10 November 2018
We Own It conference, London
Hi everyone, thanks to We Own It for inviting me here today. I’m really excited to be on this panel brainstorming the future of publicly-owned public transport with two of my public transport heroes Lynn and Ian. They are the authors of: Rebuilding Rail, from 2012, which shows why we need to re-nationalise our railways, and how to do it. And Building a World-Class Bus Service for Britain, from 2016, which demonstrates the extent to which deregulation of our buses in 1980s has failed: the huge number of routes cut in the last 30 years, and fare hikes hitting the poorest and most marginalised people in the country.
I’m not an expert like Lynn & Ian and I’m very excited to hear what they have to say! I’m actually trained as an artist and I teach part-time at the Art College in Dundee, which is how I subsidise all my activism… I got into public transport campaigning almost a decade ago now, from an environmental perspective. Concerns about climate change and the urgent need to cut our carbon emissions.
We need to be delivering a world-class, affordable and efficient public transport network in order to encourage people to make more sustainable journeys – by train or by bus – instead of by car or short-haul flights. The UK has highest number of domestic flights in Europe and it’s no coincidence that it also has the most expensive train fares.
I could see from my own perspective as a ‘pissed-off passenger’ trying to get around, that privatisation was not delivering what we need. Yet at the same time, there was no popular movement (beyond the inward looking trade union campaigns) demanding radical changes to the status quo. So in 2009, I set-up the Bring Back British Rail campaign to begin to popularise the idea of re-nationalising our railways – of re-unifying track and train under one operator run for people not profit.
We were joined by the union’s new outward facing Action for Rail campaign in 2012, and by We Own It in 2013. And together we have made huge progress in forcing public ownership onto the mainstream political agenda – one reason why we’re here today.
I have been living in Glasgow for over a decade. And in the last few years I have been spending a lot more time campaigning locally. In 2016, I helped to set-up the Get Glasgow Moving campaign demanding a world-class, fully-integrated & accessible, publicly-owned & accountable, public transport network for everyone in our city.
It’s crunch time at the moment in Scotland as we have the most unimaginative Transport Bill going through our Parliament, which we’re lobbying hard to amend. We submitted our petition signed by 10,184 people from Glasgow, calling for the public-ownership of our buses on 3 October 2018.
So now I better address the question: ‘How do we make public ownership of public transport so wildly successful that even a future Tory government cannot dismantle it?’ I think the most important thing is to ensure that everyone in Britain feels that it is their public transport network: that they own it and that it provides for their needs.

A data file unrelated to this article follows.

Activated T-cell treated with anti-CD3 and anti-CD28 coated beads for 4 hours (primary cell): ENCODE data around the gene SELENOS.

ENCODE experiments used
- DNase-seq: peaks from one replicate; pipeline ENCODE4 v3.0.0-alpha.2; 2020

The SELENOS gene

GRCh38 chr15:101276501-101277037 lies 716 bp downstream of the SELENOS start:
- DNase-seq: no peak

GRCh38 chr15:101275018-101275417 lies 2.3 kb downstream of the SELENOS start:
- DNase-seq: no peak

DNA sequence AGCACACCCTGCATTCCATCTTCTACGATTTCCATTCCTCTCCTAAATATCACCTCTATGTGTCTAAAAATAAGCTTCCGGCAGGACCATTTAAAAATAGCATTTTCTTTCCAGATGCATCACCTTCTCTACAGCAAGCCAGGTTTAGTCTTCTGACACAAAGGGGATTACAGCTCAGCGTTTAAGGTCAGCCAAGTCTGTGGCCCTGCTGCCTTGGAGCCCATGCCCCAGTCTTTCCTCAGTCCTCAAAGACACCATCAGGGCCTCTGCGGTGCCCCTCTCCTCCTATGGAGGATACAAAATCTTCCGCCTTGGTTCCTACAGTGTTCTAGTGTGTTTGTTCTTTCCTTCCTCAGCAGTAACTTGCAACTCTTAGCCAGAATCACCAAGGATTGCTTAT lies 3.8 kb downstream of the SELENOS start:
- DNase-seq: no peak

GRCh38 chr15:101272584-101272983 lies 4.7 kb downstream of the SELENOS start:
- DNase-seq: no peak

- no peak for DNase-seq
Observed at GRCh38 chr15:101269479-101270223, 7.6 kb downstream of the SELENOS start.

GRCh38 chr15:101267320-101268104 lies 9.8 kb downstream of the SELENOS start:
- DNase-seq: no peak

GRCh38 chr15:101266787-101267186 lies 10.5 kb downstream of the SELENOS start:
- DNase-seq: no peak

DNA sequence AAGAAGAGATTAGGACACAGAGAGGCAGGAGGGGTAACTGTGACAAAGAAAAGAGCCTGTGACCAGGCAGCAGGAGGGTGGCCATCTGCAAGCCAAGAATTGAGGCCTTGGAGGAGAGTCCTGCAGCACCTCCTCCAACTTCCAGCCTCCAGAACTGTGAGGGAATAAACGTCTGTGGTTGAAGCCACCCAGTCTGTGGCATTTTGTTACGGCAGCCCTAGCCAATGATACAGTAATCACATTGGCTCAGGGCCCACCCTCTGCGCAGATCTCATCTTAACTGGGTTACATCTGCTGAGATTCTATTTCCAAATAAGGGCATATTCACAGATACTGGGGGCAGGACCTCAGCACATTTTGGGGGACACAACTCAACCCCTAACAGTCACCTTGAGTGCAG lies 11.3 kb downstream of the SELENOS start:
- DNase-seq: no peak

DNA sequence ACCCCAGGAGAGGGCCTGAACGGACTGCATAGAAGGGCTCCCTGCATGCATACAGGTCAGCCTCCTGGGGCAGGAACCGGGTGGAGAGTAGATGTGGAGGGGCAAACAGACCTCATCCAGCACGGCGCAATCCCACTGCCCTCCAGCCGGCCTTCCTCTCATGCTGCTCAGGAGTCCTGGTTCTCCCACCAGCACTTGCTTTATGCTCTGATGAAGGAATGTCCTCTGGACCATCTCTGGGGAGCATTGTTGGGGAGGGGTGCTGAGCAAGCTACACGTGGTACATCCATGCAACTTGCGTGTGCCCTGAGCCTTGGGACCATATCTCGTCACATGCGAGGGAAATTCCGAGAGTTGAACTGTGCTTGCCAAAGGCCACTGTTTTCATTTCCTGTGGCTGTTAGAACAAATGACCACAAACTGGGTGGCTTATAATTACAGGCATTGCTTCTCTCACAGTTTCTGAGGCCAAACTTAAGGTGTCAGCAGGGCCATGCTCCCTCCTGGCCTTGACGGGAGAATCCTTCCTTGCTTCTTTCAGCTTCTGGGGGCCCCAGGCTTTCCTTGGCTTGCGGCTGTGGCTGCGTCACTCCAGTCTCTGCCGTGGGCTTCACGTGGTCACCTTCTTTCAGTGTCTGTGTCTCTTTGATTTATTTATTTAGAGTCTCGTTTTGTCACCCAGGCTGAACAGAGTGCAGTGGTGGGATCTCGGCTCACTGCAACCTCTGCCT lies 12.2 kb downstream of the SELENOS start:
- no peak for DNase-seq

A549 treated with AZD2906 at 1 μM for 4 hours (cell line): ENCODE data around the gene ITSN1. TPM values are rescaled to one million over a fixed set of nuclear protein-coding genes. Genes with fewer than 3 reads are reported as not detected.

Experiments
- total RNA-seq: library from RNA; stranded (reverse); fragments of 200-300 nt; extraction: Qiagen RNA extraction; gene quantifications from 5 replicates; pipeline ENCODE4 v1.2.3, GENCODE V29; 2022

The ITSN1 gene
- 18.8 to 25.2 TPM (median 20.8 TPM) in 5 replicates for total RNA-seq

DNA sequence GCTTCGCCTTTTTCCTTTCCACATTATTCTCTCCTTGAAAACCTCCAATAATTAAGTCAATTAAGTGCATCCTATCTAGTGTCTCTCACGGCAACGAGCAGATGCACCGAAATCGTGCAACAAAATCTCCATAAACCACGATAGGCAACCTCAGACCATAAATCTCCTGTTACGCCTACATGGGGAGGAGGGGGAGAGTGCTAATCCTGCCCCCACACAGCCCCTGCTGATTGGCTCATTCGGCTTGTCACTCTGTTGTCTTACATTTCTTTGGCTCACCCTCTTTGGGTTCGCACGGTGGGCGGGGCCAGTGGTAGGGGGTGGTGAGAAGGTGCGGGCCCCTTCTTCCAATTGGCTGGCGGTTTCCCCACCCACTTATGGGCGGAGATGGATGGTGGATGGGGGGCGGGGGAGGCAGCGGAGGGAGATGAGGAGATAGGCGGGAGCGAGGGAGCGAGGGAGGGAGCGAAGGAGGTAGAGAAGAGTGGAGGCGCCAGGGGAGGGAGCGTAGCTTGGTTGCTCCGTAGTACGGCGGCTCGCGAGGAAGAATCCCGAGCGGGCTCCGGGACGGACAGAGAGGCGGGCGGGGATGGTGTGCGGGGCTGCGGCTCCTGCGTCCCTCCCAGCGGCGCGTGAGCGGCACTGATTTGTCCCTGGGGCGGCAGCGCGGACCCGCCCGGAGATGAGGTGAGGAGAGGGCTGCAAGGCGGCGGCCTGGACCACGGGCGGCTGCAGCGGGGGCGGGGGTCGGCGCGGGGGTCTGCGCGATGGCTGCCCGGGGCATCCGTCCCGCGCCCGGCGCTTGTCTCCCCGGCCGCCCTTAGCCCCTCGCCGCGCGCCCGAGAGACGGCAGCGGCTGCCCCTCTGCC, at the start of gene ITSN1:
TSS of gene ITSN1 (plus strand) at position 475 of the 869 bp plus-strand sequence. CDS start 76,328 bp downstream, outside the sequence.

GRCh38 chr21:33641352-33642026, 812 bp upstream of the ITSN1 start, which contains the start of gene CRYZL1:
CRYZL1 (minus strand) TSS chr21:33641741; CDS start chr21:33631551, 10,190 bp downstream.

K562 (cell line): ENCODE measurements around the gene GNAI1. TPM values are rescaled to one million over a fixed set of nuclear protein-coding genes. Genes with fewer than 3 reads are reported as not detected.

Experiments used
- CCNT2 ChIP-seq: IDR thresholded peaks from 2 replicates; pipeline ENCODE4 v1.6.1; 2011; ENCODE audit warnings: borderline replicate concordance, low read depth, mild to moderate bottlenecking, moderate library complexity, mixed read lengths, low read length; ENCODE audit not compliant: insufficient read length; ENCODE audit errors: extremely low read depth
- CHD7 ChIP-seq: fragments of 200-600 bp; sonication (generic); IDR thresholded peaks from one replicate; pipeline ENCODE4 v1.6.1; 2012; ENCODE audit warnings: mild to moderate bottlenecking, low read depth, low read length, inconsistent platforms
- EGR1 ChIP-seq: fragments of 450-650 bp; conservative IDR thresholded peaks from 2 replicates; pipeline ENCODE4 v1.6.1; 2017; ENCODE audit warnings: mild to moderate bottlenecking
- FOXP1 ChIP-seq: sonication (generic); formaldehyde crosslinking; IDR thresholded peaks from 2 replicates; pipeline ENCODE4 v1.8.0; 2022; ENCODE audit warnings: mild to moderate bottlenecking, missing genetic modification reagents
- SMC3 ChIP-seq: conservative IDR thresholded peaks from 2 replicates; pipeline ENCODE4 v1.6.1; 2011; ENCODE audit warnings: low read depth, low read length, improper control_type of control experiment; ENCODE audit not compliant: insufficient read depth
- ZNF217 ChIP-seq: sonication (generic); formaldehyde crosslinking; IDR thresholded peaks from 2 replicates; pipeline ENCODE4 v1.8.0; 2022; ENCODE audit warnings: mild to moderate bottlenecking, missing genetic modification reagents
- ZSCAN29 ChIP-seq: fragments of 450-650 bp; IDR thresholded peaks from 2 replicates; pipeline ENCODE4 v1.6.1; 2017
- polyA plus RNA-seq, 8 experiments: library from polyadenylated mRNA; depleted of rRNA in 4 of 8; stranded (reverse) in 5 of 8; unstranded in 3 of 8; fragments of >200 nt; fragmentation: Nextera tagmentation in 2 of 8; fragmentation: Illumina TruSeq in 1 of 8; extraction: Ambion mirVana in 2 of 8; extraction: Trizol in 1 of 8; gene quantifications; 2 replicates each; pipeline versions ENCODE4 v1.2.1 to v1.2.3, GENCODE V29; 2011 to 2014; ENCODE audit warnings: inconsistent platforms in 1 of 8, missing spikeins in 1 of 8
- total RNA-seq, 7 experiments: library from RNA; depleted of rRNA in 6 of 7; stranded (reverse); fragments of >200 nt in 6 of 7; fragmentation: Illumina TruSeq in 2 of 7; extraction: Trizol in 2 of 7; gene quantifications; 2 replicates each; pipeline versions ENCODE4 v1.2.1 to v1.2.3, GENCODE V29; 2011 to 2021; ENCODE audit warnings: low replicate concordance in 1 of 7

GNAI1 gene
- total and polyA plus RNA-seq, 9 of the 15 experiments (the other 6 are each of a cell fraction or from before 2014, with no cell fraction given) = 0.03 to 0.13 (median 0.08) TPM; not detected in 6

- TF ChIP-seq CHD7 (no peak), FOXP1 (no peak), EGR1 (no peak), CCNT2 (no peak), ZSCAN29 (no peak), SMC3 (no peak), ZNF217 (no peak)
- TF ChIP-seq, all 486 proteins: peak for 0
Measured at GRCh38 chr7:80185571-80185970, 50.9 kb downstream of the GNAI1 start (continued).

The most common argument that car drivers make, is that they don’t use the railways or the buses so why should they have to pay for them through taxes? This attitude of course overlooks the social and environmental goods that public transport provides, namely reducing air pollution and the consumption of fossil fuels.
But we could change the way people felt about public transport if every single British citizen was awarded an equal share in the a new public new operator, let’s call it ‘British Rail’ and was updated on developments and invited to attend meetings to determine its future.
Of course if we really wanted everyone to feel as though the new ‘British Rail’ was theirs, then we would need to undo the damage done by Beeching in the 1960s, so that no matter where you lived in the country you can access the network easily, within a short, perfectly timetabled, bus journey.
This image shows Glasgow’s world-leading public transport network in the 1940s. It is quite extreme the damage that was done to Glasgow in the decades that followed – 100 miles of tram network ripped up and this canal is now a massive six-lane motorway, but it is typical of happened to all our big cities in the post-war period, much of which must now be rebuilt.
So I want to I want to finish up with some questions, which I hope my ‘experts’ here will help me answer:
1. How do our ‘regional’ and ‘national’ public transport networks intersect?
In terms of ownership and governance, do we all have a share in both? ‘National’ of course means something very different in Scotland. My feeling is that when the big cities were run as all-powerful ‘Corporations’, that they made much better decisions in the interests of their people? But maybe when they did make bad decisions there was no bigger ‘guiding mind’ there to stop them.
2. How far is it actually sustainable for us to travel?
If you want to discourage long-distance travel, then of course you need much better regulation and taxation of cars and aeroplanes, so that rail is still the more affordable option. I feel it is essential that all transport costs, whatever the mode, must accurately reflect the damage done to the environment as a result. I think the only way to deal with this and deliver meaningful social inclusion, is to make all regional public transport free. A policy, which is of course much easier to deliver under public ownership.
And finally, 3. How is it funded?
How do we stop those holding the purse strings withdrawing funds? Do we need separate ring-fenced taxes distributed at source to fund each of our universal basic services? So that governments can’t get their mitts on our money and use it for something else.